Zynga's COO May Lose Creative Control as New Double Lawsuit Surfaces
As growth continues to slow in Farmville's hometown, better known as Zynga (NASDAQ: ZNGA), Chief Operating Officer John Schappert may have lost his role - one that required growth revival for the floundering company along with product oversight. The news coincides with two lawsuits that shareholders recently filed against the game maker, claiming that it kept financial struggles a secret from those invested.
According to Businessweek, Schappert's loss of creative control is part of an overhaul that Chief Executive Officer Mark Pincus started in early July. While the news has yet to be confirmed by Zynga itself, Schappert has, “lost support within the company and taken some of the blame for underperformance.”
As anti-climactic as an overhaul may seem, it is certainly interesting that Zynga chose to cut Schappert's duties as the company once felt he was so right for the job that it lured him away from his previous position at Electronic Arts (NYSE: EA) just about one year ago. However, Zynga shares are down almost 70 percent in just the last 365 days alone, signaling that something definitely needs to change for the company to stay afloat.
Investors have taken notice to the problems plaguing the social game service as well, placing direct blame on the company's lack of honesty.
Two stockholders in specific are, “taking the company to task for allegedly concealing threats to its business and sales growth, such as Facebook platform changes that made it easier for users to find rival games,” Reuters reports.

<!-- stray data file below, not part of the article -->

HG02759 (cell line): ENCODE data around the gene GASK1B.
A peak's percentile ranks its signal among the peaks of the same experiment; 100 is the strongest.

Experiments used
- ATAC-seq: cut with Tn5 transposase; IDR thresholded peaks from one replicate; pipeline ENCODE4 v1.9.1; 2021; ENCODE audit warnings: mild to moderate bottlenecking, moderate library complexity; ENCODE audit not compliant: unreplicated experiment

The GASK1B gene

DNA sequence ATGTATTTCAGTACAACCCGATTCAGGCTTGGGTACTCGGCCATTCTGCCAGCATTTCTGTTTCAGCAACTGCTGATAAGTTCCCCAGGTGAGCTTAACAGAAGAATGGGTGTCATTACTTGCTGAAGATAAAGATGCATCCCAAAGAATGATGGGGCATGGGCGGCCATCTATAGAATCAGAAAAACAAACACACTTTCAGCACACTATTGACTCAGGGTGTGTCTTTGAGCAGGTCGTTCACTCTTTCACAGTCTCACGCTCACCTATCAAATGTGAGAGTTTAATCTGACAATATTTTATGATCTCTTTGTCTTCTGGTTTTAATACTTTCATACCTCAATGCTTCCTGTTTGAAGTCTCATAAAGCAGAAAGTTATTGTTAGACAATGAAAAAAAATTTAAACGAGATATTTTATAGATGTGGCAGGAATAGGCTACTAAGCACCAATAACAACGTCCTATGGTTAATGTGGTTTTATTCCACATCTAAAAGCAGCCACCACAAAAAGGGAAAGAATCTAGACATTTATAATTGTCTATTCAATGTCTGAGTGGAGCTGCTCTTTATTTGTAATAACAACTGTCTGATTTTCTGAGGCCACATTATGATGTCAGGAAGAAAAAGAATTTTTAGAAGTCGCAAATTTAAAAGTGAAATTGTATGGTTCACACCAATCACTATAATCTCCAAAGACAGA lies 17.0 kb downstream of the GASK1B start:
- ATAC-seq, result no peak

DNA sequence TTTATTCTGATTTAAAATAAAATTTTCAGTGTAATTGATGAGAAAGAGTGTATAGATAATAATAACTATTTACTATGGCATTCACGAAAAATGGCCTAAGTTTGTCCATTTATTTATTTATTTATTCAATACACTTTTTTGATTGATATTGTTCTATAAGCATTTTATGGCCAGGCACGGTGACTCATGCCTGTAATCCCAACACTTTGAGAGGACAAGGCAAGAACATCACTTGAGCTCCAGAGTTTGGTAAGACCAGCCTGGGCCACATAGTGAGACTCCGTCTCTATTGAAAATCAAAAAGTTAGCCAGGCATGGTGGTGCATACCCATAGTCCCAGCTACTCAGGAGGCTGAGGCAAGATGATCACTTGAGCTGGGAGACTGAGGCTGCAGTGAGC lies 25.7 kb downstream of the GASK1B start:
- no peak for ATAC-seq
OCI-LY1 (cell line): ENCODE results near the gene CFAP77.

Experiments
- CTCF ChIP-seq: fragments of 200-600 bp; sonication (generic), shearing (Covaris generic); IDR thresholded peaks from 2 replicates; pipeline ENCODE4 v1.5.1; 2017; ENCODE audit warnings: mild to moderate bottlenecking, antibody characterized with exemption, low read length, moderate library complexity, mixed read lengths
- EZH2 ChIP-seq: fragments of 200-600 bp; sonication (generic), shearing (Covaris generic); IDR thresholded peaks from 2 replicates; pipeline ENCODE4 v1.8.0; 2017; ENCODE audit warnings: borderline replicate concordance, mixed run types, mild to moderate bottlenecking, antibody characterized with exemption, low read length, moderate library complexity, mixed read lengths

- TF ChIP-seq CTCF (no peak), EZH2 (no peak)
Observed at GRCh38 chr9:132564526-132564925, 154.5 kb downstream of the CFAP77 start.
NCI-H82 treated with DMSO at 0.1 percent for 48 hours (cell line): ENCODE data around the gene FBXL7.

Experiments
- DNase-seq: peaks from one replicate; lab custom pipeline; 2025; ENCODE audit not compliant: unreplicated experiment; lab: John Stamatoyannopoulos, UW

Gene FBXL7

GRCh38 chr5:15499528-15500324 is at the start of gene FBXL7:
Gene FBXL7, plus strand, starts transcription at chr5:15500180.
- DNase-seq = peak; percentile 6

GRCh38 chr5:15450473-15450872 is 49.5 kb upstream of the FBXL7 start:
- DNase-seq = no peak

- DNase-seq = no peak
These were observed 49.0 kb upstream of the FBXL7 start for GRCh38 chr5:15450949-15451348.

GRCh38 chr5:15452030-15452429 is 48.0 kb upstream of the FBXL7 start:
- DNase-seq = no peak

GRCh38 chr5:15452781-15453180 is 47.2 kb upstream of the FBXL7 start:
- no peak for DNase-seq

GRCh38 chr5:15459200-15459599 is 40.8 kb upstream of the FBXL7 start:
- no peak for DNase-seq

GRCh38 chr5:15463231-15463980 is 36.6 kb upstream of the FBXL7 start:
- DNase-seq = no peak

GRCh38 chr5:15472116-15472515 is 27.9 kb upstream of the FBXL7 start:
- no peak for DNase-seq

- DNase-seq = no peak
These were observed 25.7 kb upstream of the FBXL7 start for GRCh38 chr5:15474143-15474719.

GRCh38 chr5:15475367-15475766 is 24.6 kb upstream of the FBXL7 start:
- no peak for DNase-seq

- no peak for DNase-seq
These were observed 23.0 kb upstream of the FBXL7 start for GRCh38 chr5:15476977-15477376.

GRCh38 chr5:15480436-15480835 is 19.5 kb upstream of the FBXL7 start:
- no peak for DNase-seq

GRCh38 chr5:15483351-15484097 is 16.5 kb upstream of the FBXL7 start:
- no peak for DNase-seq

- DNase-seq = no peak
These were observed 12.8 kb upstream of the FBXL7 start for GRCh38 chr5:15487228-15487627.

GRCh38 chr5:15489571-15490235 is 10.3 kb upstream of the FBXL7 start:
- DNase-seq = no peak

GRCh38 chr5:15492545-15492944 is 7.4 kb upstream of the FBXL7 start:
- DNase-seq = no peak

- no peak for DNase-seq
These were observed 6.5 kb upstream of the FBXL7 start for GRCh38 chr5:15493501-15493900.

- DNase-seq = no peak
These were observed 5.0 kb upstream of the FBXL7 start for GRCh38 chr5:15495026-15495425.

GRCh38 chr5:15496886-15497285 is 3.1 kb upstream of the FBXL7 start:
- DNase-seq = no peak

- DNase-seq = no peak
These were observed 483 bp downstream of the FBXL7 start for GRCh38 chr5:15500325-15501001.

The lawsuit follows Zynga's dismal full year outlook, as the company slashed 2012 EBITDA guidance in half during its second quarter earnings report on July 26. While surely much of the responsibility concerning declined bookings and poor results in general can be tagged to the game maker's management, Facebook (NASDAQ: FB) has played a part in bringing down its infamous gaming platform.
Fortunately for the social network, lawsuit-happy shareholders do not care to punish both companies. Zynga is taking the brunt of the heat for “misrepresenting” or “failing to disclose material adverse facts” to investors.
The innovator behind Mafia Wars and Petville has a lot of explaining to do, and clearly some managerial changes to make. As analysts and shareholders await comment from the company itself, Zynga continues on its steadily decline.
Zynga closed Tuesday at $2.95, down 68.65 percent year-to-date.
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